Rugby Union: Jenkins departs but Stradey show goes on: Life is never boring at Llanelli, where adventure is club policy. Steve Bale reports

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The Independent Online
AS GOODBYES go, Gareth Jenkins's as Llanelli coach has been long - he told Llanelli before last season that he wished to finish at the end of this season. But it has never, ever been boring, not least because at Stradey Park enterprise is an article of faith, written down as official club policy.

This is a relatively recent document, though reflective of a philosophy as old as the club's 121 years. The hallowed principles of attack and counter-attack are inculcated in new players, constantly reiterated to older players and, lest anyone be in any doubt, printed in the match programme at the start of each season.

In consequence of a mix of tradition, superb talent, perceptive coaching and comprehensive conditioning, this is the side playing the most dazzling rugby to be found anywhere in these islands, and doing so week-in week-out amid the grind of the Heineken League, where 19 matches have brought 109 tries and 730 points.

These are staggering statistics but the Scarlets' occasional fallibility - inherent, perhaps, in their high-risk rugby - is such that, even though scoring at an average of 38.4 points and 5.7 tries, even having racked up seven half-centuries, they may lose out to Swansea in the championship.

But the cup, now that is a different matter: Llanelli play Pontypridd at Stradey in the quarter-final on Saturday, and such is their current form and cup history that they will probably sweep over an awkward obstacle and all the way to the renamed Swalec trophy. This is beneficial therapy for Jenkins compared with his alternative rugby job as assistant coach to the Welsh team. Now if only he could get Wales to play like Llanelli . . .

Of course it does not work like that but, as long as there are eight Scarlets playing for Wales, Welshmen can live in hope. 'You have an opportunity in club football, when you have 40 or so games on the fixture list, to develop players; what you have at international level is four chances, which is restricting and frustrating for any coach,' Jenkins said.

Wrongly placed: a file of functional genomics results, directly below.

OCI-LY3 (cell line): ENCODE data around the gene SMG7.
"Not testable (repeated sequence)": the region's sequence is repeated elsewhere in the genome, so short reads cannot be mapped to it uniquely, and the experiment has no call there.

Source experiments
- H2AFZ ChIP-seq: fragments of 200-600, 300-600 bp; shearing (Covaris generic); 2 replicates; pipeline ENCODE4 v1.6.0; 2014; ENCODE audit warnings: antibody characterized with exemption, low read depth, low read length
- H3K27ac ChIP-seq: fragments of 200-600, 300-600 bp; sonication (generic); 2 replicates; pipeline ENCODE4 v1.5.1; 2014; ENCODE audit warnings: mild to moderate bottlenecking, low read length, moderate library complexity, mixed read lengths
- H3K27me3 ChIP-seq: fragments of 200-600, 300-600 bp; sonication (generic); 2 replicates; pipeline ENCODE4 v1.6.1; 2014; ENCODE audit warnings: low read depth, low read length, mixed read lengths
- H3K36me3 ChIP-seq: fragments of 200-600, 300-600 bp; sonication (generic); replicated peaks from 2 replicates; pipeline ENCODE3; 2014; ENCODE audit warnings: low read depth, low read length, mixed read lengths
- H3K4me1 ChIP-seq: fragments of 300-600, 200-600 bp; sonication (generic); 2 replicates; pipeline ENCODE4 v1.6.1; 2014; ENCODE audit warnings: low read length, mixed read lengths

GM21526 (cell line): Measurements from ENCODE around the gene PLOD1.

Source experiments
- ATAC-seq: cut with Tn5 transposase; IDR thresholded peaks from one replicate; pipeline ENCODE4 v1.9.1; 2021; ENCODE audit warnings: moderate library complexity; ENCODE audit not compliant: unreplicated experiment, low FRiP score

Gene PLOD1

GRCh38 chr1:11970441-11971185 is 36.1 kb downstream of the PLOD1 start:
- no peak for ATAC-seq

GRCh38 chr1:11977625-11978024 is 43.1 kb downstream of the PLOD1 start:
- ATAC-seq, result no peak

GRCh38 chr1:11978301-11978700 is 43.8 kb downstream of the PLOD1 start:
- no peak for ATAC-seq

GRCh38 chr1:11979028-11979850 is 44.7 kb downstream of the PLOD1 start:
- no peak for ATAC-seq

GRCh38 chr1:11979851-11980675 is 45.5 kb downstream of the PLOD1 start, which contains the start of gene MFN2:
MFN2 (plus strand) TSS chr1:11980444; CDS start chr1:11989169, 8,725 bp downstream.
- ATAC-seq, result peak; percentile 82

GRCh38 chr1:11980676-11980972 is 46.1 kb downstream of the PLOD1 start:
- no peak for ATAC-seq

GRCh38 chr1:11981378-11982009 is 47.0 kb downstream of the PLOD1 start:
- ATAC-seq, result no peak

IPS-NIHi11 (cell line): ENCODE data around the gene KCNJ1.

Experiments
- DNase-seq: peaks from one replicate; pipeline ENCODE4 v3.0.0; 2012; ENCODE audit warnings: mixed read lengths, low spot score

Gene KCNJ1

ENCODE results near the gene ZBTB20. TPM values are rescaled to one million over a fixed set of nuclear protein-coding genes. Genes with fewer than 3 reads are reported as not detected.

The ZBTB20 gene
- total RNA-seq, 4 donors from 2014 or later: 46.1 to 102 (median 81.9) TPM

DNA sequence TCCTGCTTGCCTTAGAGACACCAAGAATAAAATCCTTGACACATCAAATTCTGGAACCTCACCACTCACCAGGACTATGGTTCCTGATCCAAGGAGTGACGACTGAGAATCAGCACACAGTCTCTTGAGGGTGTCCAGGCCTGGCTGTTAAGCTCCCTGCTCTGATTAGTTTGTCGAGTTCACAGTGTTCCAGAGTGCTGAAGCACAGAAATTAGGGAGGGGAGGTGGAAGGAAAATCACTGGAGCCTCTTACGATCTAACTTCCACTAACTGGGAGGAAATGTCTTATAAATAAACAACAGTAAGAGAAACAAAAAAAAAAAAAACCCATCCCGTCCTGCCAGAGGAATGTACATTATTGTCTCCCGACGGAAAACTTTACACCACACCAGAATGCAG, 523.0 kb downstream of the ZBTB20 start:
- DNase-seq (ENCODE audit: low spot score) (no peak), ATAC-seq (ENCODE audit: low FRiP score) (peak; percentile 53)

'You have to invest time into it. After 12 or 14 games in international rugby people should be developing, but that's asking for a lot of time which is not necessarily available to the player or the coach. At club level it is totally different: at Llanelli we have a positive philosophy of how we want to play our rugby and, having set that out, we can target the type of player we believe is suitable and take the time we need to develop them.'

And breathe into them the Stradey way. John Maclean, coach from 1978- 82 and now chairman, drew up the document which has served the subsequent generation. He even tried to do something similar for the Welsh Rugby Union, whose committee he later joined, but nothing came of it.

'The philosophy of Llanelli RFC will be to try and provide entertainment and excitement for its supporters by playing effective and adventurous winning rugby in a style which will be enjoyable for both player and spectator,' the policy states. 'Hopefully it will be rugby football of quality which incorporates the belief that such an approach involves the taking of justifiable risks, especially in running the ball from our own line and behind.' There are a couple more, equally unexceptionable sentences - but if this seems a statement of the obvious, it is far, far more. It is a perfect articulation of 'Thou shalt . . .' as opposed to 'Thou shalt not . . .'

It is easier said than done, but Llanelli really are doing it: 58 points with a weakened team against Maesteg last Saturday, 53 against Newbridge and 72 against Newport immediately before that. 'What is happening now is the fulfilment of everything we wanted when I set this down,' Maclean said.

It would not suit everyone, however, and Jenkins draws a sharp comparison between Llanelli, with their endless Scarlet running, and the other end of the philosophical spectrum. 'If, say, Pontypool and Llanelli were looking at an under-19 international, we might well be interested in completely different players. We have a well-balanced team for the rugby we want to play, but if some of these players went to Pontypool they probably wouldn't want them there.'

Coming from Jenkins, this is an unusually dubious proposition. His squad are composed mainly of youngsters with years of development left in them. The alarming prospect for the rest of Welsh rugby - though sheer delight for all who love the handling code - is that these boys will get even better. Which is a worthy testimonial to the departing Jenkins, 41, who was a distinguished Llanelli flanker when the nonpareil Carwyn James was coach two decades ago and has been one of James's successors for 11 years. 'No club is about an 'I'; I've never been in it for my own self-esteem,' he said.

'But I've sincerely loved the club and the town. Llanelli lost its heart a decade ago when the steel industry collapsed, and the lifeline that was left was rugby. It is a great privilege to imagine we are doing something to brighten the lives of so many people.'

As well as a great achievement.

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